Shared housing in the community setting is growing in popularity among the elderly across the country.  This may be defined as a residential situation where two or more unrelated persons live together as a “family of choice” sharing common areas of the home such as kitchen and family room while maintaining some private space like bedrooms, baths  and sitting rooms. Match up programs take a variety of formats that include a screening component and some degree of compatibility testing.  Mutually beneficial relationships can be forged that result in prolonged independence in the community for the senior whether they happen to be the tenant or landlord in the particular relationship.  One example cited by New York Foundation for Senior Citizens on their web site at www.nyfsc.org points to a 22 year old college student, Lauren Palmer, who rents from an 89 year old widow. Palmer pays rent and helps with errands; but other than this, the two function independently.  Palmer says, “We do things for each other. Whoever gets up first makes the coffee.” Economics certainly are an incentive here, however  the companionship aspect of this arrangement will have significant benefits for both parties.

Formal programs that act as referral and screening resources are popping throughout the country and can be found on the National Shared Housing Resource Center web site at www.nationalsharedhousing.org. This all volunteer, non-profit organization situated in Philadelphia, PA is dedicated to educating interested parties in the development and implementation of shared housing programs in their community along with providing a national directory of active programs. They provide manuals and technical support for building such a program in your community.   A quick scan for New York State indicates programs in all major enclaves with the exception of Buffalo.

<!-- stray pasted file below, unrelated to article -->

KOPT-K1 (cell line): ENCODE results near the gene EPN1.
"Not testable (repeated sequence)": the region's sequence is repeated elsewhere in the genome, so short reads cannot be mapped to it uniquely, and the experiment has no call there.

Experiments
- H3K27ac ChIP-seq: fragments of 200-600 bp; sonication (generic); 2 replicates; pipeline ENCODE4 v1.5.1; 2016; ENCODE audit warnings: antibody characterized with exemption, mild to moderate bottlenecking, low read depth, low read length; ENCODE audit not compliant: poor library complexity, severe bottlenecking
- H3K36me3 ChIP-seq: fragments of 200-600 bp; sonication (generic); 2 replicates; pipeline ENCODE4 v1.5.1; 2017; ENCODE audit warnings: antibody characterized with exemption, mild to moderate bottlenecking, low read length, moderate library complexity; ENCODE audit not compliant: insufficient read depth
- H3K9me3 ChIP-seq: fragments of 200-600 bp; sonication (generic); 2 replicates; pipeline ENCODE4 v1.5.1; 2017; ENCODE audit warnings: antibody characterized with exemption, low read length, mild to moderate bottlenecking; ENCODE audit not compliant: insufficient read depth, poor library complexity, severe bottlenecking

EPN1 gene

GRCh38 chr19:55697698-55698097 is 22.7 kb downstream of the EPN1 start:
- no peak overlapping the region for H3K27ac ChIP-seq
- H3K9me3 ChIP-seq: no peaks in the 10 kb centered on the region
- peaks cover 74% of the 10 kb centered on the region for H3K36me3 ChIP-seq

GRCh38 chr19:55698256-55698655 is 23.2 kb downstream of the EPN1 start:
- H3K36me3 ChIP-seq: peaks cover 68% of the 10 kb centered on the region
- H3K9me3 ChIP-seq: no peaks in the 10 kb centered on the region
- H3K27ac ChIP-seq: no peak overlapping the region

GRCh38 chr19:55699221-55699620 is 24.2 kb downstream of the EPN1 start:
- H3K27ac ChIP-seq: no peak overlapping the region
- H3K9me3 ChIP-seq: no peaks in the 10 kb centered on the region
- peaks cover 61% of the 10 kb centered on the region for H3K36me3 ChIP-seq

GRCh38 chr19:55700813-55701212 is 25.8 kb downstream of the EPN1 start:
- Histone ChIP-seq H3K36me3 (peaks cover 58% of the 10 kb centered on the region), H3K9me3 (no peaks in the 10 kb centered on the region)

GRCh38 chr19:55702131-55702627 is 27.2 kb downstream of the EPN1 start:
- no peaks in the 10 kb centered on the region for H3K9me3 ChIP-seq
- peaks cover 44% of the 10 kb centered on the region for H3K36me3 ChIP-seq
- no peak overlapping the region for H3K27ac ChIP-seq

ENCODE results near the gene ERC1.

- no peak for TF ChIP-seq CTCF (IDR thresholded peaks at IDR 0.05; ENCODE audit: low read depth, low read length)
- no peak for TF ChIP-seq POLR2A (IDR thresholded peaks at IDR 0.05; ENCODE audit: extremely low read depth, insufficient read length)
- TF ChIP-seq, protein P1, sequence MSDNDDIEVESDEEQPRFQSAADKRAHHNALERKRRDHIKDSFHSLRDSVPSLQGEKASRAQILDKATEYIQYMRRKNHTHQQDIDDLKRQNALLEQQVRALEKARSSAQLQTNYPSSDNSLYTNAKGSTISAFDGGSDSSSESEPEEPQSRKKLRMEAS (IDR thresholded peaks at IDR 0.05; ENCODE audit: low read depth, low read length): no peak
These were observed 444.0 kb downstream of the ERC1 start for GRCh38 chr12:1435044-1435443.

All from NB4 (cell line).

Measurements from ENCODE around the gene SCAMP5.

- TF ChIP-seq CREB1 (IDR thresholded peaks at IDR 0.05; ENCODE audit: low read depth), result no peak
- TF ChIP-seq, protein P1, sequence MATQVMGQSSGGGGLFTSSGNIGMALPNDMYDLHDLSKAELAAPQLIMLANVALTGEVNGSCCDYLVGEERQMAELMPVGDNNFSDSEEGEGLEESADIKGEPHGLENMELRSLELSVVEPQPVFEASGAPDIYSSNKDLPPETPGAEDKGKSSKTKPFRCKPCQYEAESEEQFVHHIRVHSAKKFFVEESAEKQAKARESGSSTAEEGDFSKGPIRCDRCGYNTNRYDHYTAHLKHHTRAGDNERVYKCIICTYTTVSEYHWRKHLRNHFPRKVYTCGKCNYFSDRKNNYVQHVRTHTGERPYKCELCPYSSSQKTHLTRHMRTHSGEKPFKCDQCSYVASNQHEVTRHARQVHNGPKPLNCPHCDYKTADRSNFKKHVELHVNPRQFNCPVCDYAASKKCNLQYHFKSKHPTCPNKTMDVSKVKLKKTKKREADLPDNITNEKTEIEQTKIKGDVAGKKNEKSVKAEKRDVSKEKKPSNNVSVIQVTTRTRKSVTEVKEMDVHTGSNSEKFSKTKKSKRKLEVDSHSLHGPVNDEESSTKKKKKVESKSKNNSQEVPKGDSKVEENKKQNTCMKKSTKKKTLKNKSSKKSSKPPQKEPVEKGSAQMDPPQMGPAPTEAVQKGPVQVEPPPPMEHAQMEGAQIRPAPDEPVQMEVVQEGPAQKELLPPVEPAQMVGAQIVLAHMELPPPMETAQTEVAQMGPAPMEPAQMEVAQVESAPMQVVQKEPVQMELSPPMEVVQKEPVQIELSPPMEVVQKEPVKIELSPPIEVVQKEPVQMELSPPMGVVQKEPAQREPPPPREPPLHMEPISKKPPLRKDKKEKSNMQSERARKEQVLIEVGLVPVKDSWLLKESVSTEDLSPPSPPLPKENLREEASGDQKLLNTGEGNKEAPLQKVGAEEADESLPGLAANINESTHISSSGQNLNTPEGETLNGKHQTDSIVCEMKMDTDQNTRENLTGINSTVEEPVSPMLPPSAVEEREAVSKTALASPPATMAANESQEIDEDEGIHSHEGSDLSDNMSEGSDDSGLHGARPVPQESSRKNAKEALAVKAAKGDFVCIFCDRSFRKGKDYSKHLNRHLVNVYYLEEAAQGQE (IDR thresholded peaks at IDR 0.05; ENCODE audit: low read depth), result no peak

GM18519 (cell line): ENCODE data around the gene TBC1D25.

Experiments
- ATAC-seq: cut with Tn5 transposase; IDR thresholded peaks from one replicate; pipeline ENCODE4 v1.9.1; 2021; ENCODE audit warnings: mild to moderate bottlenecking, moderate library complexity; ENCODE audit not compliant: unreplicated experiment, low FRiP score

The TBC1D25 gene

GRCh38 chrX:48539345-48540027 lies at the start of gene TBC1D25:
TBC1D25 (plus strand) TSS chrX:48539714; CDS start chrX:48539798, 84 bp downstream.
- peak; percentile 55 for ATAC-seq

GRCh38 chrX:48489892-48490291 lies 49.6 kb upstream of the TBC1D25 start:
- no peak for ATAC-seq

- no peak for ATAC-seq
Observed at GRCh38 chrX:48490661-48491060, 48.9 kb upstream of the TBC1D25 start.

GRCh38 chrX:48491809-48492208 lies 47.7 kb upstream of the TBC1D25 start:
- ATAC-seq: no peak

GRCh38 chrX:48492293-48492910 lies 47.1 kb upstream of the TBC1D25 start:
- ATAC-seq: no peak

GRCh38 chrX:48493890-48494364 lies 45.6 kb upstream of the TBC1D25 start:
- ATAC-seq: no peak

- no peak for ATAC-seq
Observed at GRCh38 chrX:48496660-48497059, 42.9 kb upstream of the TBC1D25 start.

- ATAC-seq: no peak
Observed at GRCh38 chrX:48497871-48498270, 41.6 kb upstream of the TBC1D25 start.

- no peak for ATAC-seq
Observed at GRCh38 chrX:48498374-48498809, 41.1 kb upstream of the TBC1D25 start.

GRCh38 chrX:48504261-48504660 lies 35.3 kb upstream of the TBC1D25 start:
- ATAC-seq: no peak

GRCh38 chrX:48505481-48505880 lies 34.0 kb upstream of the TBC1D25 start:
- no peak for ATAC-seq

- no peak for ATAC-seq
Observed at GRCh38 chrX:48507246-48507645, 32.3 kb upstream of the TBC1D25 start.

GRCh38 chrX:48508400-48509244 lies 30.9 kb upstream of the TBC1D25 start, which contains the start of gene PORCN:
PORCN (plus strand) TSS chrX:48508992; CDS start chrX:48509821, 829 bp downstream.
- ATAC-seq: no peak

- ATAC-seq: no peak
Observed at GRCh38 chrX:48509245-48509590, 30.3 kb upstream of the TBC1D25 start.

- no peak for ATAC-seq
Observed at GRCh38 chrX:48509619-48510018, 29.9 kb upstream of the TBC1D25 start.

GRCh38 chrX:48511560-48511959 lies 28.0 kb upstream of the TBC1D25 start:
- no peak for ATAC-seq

A survey performed by Leo Cram from the Missouri Gerontological Institute projects that 2.5% of all households aged 55 or older contain at least one non-relative. He estimated that about 7% of the current elderly population expresses an interest in sharing their current residence with at least one other person.  The National Shared Housing Resource Center points out that in addition to companionship and economic support, shared living programs help preserve housing stock by making maintenance affordable while at the same time saving public housing and health care dollars. It is projected that by 2050, the number of persons over 65 in our country will be about 20% of the entire population.  As the baby boom generation moves toward their later years we will certainly see an increase in shared housing and other creative interventions that will help close the economic and social gaps in our present systems.